The coolest job in the world…not!

When I was younger, I thought that Tour Guides must have the best job in the world.  They get to meet new people all the time.  They get to chat all the time.  And of course, they get to travel all the time as well.  It seemed like the perfect solution to all my life’s challenges as far as finding THE PERFECT job.  Until I worked as one!

I had my first taste as a volunteer onboard the HMS Bark Endeavour replica when it docked in Cape Town harbour a very long time ago. Although mind you, it was the replica, so not as long ago as the original.  I am not THAT old!  I really enjoyed learning about the ship.  Its history and also becoming expert in the section I was allocated as part of my duties.  I learnt all kinds of interesting factoids about the cat o’ nine tails and also why the toilet on a ship is called The Head.    All quite fascinating and made me feel very interesting  and all-knowing as I took scores of tourists through my section.

Fast forward a few years and feeling encumbered by my then “corporate” job I longed to revisit the world of Tour Guiding.  An opportunity presented itself whereby I quit my job and went to work for a big UK-based travel company.  This involved going to a teeny tiny place in the UK called Folkestone.  Never would have visited there ever.  So, already this Tour Guiding thing was paying huge dividends.  I spent an amazing week getting trained with other Tour Reps from across Europe.  I met people from Croatia, Spain and England. All there for the same reason I was. Travel.  I aced my impromptu guiding skills and was able to swot up a storm on local history in order to sound expert enough to would be travellers.  I was sorted.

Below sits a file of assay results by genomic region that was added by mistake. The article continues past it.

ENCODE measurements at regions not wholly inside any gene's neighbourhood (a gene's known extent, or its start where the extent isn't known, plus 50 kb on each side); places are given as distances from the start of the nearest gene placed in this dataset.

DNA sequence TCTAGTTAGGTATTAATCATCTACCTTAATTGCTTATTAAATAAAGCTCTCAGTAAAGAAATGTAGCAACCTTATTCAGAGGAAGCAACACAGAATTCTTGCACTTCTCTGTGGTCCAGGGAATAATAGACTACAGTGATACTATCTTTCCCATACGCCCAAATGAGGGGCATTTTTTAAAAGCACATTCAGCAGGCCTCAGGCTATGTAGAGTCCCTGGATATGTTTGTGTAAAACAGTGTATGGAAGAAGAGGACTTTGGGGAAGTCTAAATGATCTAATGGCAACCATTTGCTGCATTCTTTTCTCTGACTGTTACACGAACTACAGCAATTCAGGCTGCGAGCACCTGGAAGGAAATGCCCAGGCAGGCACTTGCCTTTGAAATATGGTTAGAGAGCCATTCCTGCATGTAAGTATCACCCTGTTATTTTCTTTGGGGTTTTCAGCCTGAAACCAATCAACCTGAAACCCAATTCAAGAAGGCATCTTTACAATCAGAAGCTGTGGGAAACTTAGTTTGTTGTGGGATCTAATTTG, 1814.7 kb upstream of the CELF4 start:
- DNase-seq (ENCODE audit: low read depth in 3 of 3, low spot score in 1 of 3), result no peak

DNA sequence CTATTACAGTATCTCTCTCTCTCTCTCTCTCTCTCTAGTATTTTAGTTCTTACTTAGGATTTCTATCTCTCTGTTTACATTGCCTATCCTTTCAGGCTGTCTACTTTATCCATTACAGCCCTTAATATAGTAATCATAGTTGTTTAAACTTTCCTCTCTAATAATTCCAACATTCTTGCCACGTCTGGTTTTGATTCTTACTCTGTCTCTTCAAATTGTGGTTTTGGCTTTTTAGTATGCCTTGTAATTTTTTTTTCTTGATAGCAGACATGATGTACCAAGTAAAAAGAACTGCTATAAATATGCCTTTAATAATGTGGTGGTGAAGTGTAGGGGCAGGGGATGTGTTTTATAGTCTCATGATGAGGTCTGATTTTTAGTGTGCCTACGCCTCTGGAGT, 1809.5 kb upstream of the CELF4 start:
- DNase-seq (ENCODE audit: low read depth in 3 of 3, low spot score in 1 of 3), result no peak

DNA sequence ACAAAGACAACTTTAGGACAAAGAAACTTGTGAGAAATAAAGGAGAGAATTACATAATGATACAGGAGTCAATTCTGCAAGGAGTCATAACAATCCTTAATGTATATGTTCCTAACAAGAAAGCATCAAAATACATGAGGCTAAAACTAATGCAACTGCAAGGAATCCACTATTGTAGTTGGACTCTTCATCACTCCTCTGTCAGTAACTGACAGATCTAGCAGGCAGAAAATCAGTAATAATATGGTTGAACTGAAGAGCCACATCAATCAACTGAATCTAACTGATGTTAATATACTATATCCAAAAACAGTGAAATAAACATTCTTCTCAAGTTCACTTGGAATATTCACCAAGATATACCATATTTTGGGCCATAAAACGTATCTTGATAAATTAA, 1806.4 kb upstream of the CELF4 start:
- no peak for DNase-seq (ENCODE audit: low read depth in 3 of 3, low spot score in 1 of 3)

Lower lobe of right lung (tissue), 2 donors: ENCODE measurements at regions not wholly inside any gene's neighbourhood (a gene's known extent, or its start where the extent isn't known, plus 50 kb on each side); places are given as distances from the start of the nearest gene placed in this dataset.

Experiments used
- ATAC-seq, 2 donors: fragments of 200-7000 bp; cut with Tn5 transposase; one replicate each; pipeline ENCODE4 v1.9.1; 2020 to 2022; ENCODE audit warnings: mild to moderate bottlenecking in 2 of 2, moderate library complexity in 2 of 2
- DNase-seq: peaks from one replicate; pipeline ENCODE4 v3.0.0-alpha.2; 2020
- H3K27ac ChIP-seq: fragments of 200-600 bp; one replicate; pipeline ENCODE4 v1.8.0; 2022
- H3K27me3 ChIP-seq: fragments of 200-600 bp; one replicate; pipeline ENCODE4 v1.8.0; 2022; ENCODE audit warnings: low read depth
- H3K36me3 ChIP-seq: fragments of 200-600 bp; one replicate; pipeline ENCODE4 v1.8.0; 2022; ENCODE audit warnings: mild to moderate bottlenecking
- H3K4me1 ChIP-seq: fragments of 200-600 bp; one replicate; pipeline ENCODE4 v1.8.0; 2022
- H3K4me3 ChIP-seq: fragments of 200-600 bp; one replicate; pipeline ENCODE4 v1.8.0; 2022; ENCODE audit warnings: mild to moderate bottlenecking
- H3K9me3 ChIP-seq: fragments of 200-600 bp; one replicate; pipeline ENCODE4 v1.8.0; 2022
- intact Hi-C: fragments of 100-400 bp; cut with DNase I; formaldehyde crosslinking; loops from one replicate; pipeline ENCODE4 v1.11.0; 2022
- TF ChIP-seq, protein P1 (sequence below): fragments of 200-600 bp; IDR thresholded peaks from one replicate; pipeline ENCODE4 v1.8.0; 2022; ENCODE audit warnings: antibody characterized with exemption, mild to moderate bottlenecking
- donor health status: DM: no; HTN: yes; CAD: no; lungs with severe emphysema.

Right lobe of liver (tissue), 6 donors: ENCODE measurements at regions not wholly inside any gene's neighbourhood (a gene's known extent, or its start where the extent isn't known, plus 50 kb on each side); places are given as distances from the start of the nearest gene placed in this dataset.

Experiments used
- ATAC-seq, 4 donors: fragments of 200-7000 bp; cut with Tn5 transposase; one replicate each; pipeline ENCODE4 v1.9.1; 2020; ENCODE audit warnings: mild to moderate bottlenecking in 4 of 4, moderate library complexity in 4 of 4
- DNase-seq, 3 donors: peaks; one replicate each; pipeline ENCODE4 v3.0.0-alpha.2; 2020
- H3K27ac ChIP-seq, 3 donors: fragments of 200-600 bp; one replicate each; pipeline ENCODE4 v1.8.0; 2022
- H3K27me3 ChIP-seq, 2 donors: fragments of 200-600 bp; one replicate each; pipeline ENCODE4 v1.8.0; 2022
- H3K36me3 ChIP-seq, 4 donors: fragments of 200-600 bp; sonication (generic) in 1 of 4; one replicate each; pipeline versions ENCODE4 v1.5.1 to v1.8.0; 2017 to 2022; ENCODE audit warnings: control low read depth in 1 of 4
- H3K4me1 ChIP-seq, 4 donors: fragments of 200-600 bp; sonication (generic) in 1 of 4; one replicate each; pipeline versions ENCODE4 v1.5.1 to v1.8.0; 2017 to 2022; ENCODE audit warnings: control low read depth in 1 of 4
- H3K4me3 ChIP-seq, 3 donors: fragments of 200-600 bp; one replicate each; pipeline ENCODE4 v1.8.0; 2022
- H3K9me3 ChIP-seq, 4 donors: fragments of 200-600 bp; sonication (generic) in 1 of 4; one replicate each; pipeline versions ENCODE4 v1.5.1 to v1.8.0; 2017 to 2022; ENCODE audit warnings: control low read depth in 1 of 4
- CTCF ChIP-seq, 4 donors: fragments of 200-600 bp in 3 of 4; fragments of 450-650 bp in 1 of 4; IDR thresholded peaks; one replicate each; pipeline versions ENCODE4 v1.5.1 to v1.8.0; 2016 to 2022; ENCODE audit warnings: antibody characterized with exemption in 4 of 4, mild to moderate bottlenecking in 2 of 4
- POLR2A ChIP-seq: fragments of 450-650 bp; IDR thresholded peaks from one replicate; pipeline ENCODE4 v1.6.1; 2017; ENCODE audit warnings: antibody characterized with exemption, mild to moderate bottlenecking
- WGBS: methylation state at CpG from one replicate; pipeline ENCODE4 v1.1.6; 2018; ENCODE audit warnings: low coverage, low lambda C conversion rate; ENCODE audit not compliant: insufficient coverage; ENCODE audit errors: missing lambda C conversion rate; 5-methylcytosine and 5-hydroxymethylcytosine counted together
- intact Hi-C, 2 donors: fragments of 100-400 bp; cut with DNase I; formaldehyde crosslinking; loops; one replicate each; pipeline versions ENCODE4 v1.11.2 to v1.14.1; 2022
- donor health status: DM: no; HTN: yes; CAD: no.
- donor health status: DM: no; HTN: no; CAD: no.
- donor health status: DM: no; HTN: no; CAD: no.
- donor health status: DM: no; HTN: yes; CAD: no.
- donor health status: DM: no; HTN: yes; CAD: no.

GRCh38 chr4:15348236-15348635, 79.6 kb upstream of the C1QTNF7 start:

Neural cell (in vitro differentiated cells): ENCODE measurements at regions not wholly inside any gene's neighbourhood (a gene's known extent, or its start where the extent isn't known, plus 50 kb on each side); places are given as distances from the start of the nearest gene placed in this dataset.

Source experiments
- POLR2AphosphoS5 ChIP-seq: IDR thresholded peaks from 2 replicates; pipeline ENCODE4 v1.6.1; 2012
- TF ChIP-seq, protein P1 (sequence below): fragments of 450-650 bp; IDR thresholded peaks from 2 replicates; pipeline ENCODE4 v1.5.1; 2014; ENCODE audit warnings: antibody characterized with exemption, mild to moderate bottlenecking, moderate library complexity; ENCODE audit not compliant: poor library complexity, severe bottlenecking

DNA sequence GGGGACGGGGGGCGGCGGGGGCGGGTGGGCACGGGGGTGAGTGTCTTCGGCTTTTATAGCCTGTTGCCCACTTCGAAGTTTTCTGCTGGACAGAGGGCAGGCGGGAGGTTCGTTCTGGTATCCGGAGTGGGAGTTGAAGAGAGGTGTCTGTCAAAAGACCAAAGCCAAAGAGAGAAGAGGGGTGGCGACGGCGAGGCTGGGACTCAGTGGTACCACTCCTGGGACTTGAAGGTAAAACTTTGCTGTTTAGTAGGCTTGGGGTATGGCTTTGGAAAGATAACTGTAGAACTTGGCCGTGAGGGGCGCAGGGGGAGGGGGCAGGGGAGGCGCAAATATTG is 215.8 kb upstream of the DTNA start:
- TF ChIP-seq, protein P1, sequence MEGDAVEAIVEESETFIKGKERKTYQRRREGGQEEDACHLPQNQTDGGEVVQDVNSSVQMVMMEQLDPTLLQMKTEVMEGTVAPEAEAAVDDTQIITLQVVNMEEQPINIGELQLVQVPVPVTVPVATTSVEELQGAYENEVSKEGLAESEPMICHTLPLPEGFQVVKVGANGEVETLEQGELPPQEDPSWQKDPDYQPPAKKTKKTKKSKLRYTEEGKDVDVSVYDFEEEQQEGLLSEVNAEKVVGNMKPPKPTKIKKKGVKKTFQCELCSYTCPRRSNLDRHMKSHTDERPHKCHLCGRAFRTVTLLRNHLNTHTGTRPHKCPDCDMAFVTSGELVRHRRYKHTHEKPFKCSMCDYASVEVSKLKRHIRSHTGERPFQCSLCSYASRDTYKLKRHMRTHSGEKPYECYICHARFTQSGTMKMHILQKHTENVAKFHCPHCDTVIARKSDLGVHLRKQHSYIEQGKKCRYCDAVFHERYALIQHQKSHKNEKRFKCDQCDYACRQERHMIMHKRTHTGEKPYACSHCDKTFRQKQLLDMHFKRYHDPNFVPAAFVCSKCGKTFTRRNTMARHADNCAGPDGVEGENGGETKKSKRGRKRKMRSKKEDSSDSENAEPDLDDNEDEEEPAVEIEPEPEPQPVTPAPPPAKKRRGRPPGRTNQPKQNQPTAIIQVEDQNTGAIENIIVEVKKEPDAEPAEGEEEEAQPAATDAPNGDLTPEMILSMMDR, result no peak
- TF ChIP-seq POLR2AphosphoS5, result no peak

Landing back in SA, I was ready to play Tour Guide in my home country as a starting point.  From your local country you could get placed anywhere in the world.  I didn’t last two weeks!  Moaning travellers. Lost baggage.  Lost passports.  Grown people getting blind drunk and falling down causing injuries and harm to themselves and others in the process.  Managing insurance risk.  Playing mediator to people who had a falling out over breakfast seating.  Dinner plates not being heated to the appropriate temperature.  Getting up before the sparrow farted and being at the airport to welcome guests with your best smile did not work out that well for a notorious non-morning person.  I quit before I made it to two weeks and went back to the sanity of my corporate job.

I had new found respect for those Tour Guides and Hosts who smile very pleasantly when people are making the most ridiculous of demands while on tour.  As for travel.  Well, I would still love to be able to travel at the drop of a hat.  But with Rand and leave time constraints of my corporate job, I will happily travel, unencumbered by tour guests, as and when I can.

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